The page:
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Alleviating the Infamous QA Bottleneck

QA Team

19 September, 2021

Michael Scotto
Michael Scotto

Director of Quality Assurance at Niche.com

Michael Scotto, Director of Quality Assurance at Niche, describes how his team managed to alleviate the infamous “QA bottleneck” and drive a discussion about quality beyond the boundaries of the QA team.

Problem

Our organization has doubled in size in the last year, including the QA team I run. With a significant influx of people and changes in processes, we inevitably ran into hiccups. One of the challenges we experienced was that many tasks were piling up on the QA within our product teams, slowing down overall velocity. I had to figure out how to alleviate the fabled “QA bottleneck” by identifying the concrete challenges the QA team faced, and mapping out solutions for each.

Actions taken

To start, I gathered two QA managers who reported to me and whose teams were focused on manual testing. The three of us sat down for several hours and discussed the challenges their teams faced in-depth. “QA bottleneck” is a blanket term that can hide multiple smaller problems within it; we had to dive deeper and identify the underlying root causes.

First, we listed out all the different points in our current development life cycle that tended to cause delays or simply slow velocity, and then we ranked these periods of waiting in order of time lost. This revealed a range of opportunities for improvement. Some were matters of timing -- elements of the development life cycle that were serialized when they could be parallel, for instance, such as code review and test planning. Ultimately, though, we found that our QA team test plan review process -- where testers receive feedback from fellow testers on the completeness and clarity of their test plan -- was the area that caused the longest wait times and thus carried the highest cost.

Because most of our product teams only had one QA on them, almost every request for test plan review required resources from another team. Thus, the process had a double cost -- QA on one team had to wait to receive a review, while QA on another team had to pause their own work to perform the review. Test plan review added real value, catching gaps in coverage and presenting an organic opportunity to build context. Our challenge became clear: retain that value while reducing its cost.

Ultimately, the QA managers and I decided that we had to enable every individual product team to perform its own test plan reviews. We started by developing written guidelines, bringing more transparency to how QA conducted test plan review. I initiated the process, but since the managers below me would own the execution of any solution, I encouraged them to take more of a lead role. I wanted to step back and be more of a facilitator, asking questions and encouraging discussion that would help us define excellence.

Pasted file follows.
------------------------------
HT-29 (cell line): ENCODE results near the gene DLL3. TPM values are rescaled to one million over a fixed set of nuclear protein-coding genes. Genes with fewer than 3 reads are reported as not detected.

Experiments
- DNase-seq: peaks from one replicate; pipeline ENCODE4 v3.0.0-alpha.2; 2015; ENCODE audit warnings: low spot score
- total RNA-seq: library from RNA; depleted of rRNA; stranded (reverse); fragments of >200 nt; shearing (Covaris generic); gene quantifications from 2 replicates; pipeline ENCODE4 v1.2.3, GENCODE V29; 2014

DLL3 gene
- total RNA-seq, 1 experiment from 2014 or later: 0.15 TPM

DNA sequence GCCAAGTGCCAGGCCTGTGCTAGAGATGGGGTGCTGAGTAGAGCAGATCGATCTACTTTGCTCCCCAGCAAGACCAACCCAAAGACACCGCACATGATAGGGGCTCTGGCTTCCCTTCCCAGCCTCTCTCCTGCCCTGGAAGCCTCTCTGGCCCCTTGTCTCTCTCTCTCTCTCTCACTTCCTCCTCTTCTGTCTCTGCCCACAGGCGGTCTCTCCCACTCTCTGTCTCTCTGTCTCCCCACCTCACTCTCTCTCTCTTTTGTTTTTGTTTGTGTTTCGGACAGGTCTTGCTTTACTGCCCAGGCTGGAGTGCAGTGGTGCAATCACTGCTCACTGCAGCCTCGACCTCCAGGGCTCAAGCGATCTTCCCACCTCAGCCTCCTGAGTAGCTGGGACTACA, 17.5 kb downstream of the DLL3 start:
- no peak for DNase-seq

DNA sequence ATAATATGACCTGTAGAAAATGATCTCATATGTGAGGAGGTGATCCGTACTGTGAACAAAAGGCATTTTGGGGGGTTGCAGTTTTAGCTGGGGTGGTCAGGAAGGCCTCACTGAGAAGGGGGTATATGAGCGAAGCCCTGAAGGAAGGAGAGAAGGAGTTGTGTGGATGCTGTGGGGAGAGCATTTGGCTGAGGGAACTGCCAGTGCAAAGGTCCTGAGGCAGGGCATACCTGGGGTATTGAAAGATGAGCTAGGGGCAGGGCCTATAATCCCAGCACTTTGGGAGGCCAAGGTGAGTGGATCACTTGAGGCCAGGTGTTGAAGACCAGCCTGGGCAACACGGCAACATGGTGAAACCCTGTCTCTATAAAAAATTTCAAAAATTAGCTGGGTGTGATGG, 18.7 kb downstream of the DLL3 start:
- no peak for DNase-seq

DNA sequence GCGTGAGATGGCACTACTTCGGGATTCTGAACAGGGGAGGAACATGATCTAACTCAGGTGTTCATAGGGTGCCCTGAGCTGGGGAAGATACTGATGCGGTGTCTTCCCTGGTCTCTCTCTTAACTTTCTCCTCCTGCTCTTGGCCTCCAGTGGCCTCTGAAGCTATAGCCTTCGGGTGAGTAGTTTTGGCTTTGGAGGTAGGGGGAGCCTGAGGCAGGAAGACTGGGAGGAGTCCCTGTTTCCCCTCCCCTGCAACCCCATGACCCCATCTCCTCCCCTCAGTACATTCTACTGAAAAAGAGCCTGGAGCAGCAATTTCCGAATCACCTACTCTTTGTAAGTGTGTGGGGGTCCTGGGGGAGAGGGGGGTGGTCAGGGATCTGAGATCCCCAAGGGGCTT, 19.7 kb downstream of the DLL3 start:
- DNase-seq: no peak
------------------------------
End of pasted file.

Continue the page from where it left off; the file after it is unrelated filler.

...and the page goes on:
The guidelines we came up with allowed any member of a product team -- whether they were a software developer, data analyst, or otherwise -- to give input on QA test plans. That reduced all wait times for test plan reviews significantly. We saw immediate improvements in terms of teams meeting sprint goals, estimation being more accurate in terms of both time and effort. We also saw ancillary benefits. QA’s process became more transparent, and developers were even able to identify potential bugs in their code just by reading QA’s plan, causing bug fixes to get pushed before testing even began.

We piloted this approach on one product team to start with. Once we had initial results, we didn’t have to push other teams to adopt it; they actively wanted to.

By rethinking how a test plan review could be performed, we turned a weakness in our process into a strength that allowed us to drive a discussion about quality beyond our functional team. That was much more in line with the broader mission of my department, which is to encourage all members of the organization to think more about quality. We believe that quality is not a QA team responsibility, but a company responsibility; it was great to be able to put that principle into practice while solving a real problem.

Lessons learned

  • Embrace being out of your comfort zone and keep looking for opportunities to improve. This can be challenging and stressful, but the best opportunities often dwell within uncertainty.
  • By encouraging test plan review to be thought of as a product team activity, rather than a functional team activity, we encouraged a better dialogue about quality within product teams and helped to break down a silo that was hindering velocity.
  • Being a rapidly growing company with distributed teams and relationships still forming, it can be challenging to push for large-scale changes. Starting small on one product team and achieving results that we could showcase to the rest of the organization made adoption easier. Having quick wins to share got us instant buy-in.
  • As a leader at a director level, this was also a great opportunity to practice managing through my managers beneath me. In the past, when we were smaller in size, this could have been an initiative that I would personally spearhead. I didn’t think it would be the right approach now because I was not going to be involved in the execution. By working with and trusting my managers, we were successful beyond expectations.

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